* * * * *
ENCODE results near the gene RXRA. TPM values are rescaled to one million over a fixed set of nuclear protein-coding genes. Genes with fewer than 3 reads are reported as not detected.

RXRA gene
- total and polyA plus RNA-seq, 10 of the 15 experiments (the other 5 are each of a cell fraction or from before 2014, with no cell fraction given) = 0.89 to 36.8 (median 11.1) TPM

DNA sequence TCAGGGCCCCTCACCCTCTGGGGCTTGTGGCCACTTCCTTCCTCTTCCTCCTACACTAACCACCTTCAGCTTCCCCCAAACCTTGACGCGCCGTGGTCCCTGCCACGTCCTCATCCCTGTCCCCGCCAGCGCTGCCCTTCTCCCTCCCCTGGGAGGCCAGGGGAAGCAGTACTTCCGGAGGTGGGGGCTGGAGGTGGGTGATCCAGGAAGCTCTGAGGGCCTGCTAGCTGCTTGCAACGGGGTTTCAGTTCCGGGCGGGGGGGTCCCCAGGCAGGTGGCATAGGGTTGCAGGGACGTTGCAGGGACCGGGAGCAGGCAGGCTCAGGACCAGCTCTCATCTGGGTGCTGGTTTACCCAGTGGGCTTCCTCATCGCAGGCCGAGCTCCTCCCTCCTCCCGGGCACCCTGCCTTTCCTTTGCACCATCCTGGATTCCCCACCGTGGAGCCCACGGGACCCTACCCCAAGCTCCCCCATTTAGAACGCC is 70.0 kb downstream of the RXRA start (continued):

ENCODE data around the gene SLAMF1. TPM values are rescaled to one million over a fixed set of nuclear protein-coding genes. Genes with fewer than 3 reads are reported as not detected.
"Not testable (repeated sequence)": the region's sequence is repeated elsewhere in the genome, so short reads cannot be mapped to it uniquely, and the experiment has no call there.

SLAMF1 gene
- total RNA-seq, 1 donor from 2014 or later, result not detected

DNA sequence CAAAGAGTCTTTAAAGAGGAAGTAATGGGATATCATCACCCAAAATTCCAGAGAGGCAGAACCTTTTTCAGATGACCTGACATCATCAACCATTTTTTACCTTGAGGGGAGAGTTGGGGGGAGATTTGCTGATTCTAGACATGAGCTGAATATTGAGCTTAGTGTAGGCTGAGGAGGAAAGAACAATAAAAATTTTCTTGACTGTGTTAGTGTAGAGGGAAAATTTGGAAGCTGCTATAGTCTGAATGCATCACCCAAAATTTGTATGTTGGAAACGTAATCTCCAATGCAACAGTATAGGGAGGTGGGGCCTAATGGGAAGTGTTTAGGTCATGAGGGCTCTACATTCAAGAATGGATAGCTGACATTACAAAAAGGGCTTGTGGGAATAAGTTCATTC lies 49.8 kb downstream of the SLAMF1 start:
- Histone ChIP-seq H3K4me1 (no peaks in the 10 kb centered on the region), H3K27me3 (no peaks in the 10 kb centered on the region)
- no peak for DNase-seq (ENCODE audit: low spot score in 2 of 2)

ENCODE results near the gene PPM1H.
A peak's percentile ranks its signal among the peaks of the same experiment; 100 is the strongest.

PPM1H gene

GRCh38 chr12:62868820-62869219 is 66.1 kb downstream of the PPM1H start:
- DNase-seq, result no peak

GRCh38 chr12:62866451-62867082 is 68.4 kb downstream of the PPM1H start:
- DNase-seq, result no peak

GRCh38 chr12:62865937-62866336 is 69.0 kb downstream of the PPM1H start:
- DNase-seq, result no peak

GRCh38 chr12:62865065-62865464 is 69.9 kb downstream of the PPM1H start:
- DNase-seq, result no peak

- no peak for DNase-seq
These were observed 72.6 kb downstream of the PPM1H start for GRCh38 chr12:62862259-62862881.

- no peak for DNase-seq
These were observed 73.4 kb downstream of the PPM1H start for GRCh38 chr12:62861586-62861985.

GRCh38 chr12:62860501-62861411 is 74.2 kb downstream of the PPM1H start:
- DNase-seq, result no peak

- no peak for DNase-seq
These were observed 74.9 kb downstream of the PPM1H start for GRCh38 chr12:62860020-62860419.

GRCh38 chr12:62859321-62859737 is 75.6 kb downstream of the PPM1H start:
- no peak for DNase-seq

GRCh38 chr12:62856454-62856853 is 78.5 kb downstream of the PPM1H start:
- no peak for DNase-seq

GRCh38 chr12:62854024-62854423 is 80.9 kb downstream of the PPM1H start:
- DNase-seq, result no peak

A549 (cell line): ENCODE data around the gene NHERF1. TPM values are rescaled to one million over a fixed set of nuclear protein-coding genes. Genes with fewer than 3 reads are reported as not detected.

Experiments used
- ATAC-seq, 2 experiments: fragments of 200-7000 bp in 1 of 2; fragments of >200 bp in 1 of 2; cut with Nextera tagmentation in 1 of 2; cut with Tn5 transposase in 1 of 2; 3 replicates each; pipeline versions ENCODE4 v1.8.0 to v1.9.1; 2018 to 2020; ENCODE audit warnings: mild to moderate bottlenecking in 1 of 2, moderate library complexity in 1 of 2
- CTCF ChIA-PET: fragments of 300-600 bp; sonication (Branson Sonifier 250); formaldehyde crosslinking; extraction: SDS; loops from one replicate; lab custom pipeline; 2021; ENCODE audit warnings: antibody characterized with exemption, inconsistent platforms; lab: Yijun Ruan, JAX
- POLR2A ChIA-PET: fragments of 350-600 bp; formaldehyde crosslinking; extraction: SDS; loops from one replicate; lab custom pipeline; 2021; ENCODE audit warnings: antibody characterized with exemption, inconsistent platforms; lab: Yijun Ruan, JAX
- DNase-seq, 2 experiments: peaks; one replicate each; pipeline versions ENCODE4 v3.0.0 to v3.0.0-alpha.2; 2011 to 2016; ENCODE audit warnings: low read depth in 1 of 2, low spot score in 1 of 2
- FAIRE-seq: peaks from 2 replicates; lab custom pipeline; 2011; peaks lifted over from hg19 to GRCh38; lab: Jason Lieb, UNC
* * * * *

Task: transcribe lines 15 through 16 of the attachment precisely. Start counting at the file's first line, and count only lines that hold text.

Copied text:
GRCh38 chr12:62868820-62869219 is 66.1 kb downstream of the PPM1H start:
- DNase-seq, result no peak